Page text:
Since the beginning of the story HR functions on the service model where each HR function reports to the HR Director in a formula structured by content and expertise. In the large companies a second service model gradually developed, spun from the idea that HR is more than an internal provider of services, but a strategic business partner. As HR professionals accumulated experience and consolidated their understanding of their role, they began to wonder “what value added does HR bring?”
There are several answers to this question, but the most widely known and appreciated remains the one given by Dave Ulrich in 1997. He says that HR means not only efficiency and functional excellence, but also a strategic understanding of business and declining that strategy into an HR strategy. Therefore, that HR is not only a subordinated function with responsibilities in implementation, but a business partner.
The HR strategy
The strategic HR provides answers to a) who is HR? a partner, an ally, an expert; b) what does HR deliver? results translated into productivity and healthy successful organizational culture; c) why do we need HR? because it brings value added and adapted solutions and it represents the people in the company, their needs and their input.
What are the deliverables of HR strategy? productivity, better quality of employees through increased competence, contribution and engagement level. Competence grows through selection and onboarding processes and people management from hiring to leaving through training, development and other actions. Contribution increases when people are aware of the purpose of their work and feel active part of the organization.
The famous GALLUP study related to engagement, which is the result of 30 years of work from the polling organization and gathers the result of responses from over 17 Mio employees shows that the first position in the top of what motivates us remains “I understand what the organization wants from me”. The level of engagement rises when people understand and are content with what the organization offers, which in HR speak is called “employee value proposition”. When people get what the company wants from them they can add value and better results, they are motivated to contribute the very best they have. So this strategic HR needed a new role:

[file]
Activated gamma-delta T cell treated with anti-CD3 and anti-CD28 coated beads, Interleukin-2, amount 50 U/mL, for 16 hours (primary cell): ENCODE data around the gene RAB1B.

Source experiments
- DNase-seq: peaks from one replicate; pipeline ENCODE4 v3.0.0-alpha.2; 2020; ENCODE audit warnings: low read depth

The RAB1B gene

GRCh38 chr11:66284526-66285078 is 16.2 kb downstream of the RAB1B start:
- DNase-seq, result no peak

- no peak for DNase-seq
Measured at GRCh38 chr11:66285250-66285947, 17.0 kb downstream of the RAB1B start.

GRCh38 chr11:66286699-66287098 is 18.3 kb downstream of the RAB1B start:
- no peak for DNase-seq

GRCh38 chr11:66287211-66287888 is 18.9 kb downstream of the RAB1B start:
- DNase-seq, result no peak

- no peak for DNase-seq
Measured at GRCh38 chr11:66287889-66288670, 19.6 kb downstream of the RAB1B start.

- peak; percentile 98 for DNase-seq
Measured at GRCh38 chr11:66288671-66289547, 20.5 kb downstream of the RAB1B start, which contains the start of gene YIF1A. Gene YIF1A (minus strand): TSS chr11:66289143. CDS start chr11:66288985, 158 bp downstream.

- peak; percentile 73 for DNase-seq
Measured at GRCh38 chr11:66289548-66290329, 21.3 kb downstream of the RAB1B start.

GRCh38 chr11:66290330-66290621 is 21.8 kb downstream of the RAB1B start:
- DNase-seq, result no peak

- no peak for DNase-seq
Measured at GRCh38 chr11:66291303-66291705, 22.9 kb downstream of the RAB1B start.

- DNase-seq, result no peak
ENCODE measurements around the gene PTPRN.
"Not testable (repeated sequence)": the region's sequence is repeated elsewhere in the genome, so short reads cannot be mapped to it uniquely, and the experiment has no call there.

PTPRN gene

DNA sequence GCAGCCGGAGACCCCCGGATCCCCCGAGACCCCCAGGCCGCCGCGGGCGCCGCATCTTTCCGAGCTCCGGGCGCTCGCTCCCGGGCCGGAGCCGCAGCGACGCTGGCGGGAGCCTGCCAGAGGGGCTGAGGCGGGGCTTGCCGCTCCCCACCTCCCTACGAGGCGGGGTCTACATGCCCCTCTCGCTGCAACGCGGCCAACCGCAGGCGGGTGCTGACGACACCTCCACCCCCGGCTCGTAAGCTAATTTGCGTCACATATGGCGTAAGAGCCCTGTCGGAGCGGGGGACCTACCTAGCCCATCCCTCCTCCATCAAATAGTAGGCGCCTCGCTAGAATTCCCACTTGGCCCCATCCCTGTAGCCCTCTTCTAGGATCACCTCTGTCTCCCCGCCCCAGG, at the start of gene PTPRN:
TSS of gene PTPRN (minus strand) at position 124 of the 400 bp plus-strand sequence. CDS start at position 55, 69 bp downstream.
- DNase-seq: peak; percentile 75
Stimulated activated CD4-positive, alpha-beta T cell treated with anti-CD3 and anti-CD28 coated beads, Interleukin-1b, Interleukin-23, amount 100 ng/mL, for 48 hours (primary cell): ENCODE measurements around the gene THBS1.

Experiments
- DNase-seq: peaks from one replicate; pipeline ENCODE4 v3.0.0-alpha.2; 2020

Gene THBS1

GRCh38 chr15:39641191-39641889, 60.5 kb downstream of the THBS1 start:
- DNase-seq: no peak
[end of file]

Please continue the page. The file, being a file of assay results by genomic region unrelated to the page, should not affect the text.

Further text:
HRBP – the HR Business Partner
This role was developed to act as a Relationship Manager or Key Account for a business line, interacting with business as equal partner and accompanying the business strategy with the human resources strategy and building relationships within the company. It is as such a generalist role, requiring professional expertise mid-level of all HR areas but high level of expertise on building and maintaining relationships, collaborating, identifying solutions for business needs and connect the demands of business with the different HR functions.
What does a successful HRPB look like?
It is a profile mixing empathy and communication with organizational skills and structure, because HRBPs are expected to manage discussions about salary increases, incentive schemes design, action plans to improve performance, career path development and collective restructuring projects. So in order to be able to do this credibly, the HRBP calls on the support of the HR functions and their expertise to offer solutions to the business, but manages globally, coherently the relationship with the business line who is assigned as his counterparty, thus acting as a strategic business partner and as a miniature HR Director in the relationship with the business line rather than just implementing someone else’s decisions.
HRBP – a strategic role
Furthermore, the HRBP sits with the business at the decisions table and is consulted directly, makes use of data from studies, has one on one meetings and talks to the team so as to create impactful solutions and in this way has the opportunity to put forward the people component and the way people can be impacted by the decisions taken by managers. To do all this, the HRBP needs to be an expert, leader and professional who has developed a network of connections within the company and outside of it, a good communicator, adaptable to fluid context, all the more so as we are aware that VUCA (volatility, uncertainty, complexity, ambiguity) has become intrinsic to each day of our professional lives.
HR: with people and about people
Either as departments with specific roles either within the HRPB service model, the human resources area continues to form an essential component of any organization. Because beyond fixed assets, projects and budgets a company is made – more than anything else – of people. And a successful HR addresses this component and people’s needs, creating a successful organizational culture or – as Tony Hsieh would have it – delivering happiness.
The role of the organization is to select a goal and move towards it through its employees and due to the fact that they believe in it and live it every day, illustrate it and act as its ambassadors. I was reminded of Hsieh’s book as his organizational culture in Zappos was so centered on the customer that the employees had become friends with the clients, their customer care team going way beyond checking on deliveries (Zappos was a company delivering shoes). The customers had gone to a point of connection with the employees that they would call the call center and ask: “I’d like to take a girl out today, could you recommend a nice pizza place I could take her to?”
“Delivering happiness” sums up HR’s mission to create – where its role in the organization allows it to- a culture of motivation, growth, inclusion, encouraging excellence, innovation and initiative. Zappos stands proof that it works.